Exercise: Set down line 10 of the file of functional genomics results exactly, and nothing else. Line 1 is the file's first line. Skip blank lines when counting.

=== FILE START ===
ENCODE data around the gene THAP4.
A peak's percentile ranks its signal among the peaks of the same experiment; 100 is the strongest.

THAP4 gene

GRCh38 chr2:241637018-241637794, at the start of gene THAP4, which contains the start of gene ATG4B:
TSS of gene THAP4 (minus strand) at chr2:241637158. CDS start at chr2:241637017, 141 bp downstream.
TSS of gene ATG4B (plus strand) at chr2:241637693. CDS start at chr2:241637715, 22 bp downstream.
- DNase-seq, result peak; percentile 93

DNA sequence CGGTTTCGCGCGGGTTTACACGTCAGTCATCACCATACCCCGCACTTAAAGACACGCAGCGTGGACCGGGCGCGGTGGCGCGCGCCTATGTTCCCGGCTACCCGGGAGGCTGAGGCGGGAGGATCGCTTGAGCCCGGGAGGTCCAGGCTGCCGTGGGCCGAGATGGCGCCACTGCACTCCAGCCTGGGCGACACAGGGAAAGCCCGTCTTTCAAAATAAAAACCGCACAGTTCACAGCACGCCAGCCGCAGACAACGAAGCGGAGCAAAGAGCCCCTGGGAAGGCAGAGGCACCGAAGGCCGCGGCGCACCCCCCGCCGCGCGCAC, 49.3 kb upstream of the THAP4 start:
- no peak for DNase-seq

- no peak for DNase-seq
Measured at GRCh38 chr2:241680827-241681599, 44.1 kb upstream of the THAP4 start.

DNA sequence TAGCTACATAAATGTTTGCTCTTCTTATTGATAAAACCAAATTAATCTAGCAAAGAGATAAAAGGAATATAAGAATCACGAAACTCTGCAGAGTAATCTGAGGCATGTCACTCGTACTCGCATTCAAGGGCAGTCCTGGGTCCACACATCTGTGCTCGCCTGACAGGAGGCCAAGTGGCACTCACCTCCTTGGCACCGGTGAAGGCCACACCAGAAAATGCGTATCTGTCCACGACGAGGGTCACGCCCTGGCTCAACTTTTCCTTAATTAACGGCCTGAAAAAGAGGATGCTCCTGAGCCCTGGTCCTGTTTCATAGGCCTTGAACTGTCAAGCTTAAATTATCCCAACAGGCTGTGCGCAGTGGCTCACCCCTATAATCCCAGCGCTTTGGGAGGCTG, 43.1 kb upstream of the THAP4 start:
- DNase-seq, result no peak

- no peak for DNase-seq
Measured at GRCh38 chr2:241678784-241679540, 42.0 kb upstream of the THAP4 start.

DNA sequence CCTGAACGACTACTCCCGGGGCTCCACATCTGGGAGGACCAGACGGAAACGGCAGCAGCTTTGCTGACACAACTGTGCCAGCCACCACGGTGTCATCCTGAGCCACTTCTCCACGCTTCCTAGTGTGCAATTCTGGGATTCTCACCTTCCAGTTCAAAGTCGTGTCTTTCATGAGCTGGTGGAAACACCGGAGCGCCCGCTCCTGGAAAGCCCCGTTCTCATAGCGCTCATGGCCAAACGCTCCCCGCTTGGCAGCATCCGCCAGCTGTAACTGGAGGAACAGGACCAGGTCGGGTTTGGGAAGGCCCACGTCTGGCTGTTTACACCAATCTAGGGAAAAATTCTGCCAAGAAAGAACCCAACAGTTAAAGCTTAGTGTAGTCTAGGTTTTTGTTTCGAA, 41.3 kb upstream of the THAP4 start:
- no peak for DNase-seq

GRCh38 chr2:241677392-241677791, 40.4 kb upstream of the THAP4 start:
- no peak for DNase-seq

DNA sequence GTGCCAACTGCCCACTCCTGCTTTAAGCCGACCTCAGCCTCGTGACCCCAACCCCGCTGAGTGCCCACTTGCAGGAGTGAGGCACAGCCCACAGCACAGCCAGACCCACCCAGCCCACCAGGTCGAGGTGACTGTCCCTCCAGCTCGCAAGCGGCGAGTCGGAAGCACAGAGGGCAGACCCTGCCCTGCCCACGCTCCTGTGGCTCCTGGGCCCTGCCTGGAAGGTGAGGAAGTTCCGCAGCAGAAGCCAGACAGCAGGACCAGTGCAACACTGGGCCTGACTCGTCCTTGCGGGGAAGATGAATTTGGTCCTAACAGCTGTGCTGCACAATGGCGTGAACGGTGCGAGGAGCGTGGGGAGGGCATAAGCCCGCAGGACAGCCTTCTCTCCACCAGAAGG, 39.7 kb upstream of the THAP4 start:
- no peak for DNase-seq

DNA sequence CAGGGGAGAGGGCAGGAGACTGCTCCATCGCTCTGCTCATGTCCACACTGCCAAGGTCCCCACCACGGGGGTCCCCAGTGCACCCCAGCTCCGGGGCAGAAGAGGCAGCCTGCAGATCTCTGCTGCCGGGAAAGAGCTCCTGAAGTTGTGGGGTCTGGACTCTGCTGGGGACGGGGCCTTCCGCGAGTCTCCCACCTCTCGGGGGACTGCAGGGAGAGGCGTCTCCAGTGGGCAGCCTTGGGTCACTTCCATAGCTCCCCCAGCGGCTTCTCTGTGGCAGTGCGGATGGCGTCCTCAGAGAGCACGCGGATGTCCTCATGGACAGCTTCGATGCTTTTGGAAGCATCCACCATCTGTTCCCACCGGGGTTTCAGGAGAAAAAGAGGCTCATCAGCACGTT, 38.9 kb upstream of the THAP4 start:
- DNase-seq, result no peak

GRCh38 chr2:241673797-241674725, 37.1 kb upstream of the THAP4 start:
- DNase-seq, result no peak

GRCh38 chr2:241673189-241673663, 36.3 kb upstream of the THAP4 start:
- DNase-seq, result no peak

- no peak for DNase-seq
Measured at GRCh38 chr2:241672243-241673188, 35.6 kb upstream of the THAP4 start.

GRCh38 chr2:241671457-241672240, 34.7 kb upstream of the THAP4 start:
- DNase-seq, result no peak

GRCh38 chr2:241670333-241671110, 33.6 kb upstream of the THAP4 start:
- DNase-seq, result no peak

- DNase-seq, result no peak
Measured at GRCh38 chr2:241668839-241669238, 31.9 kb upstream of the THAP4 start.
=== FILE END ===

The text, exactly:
- no peak for DNase-seq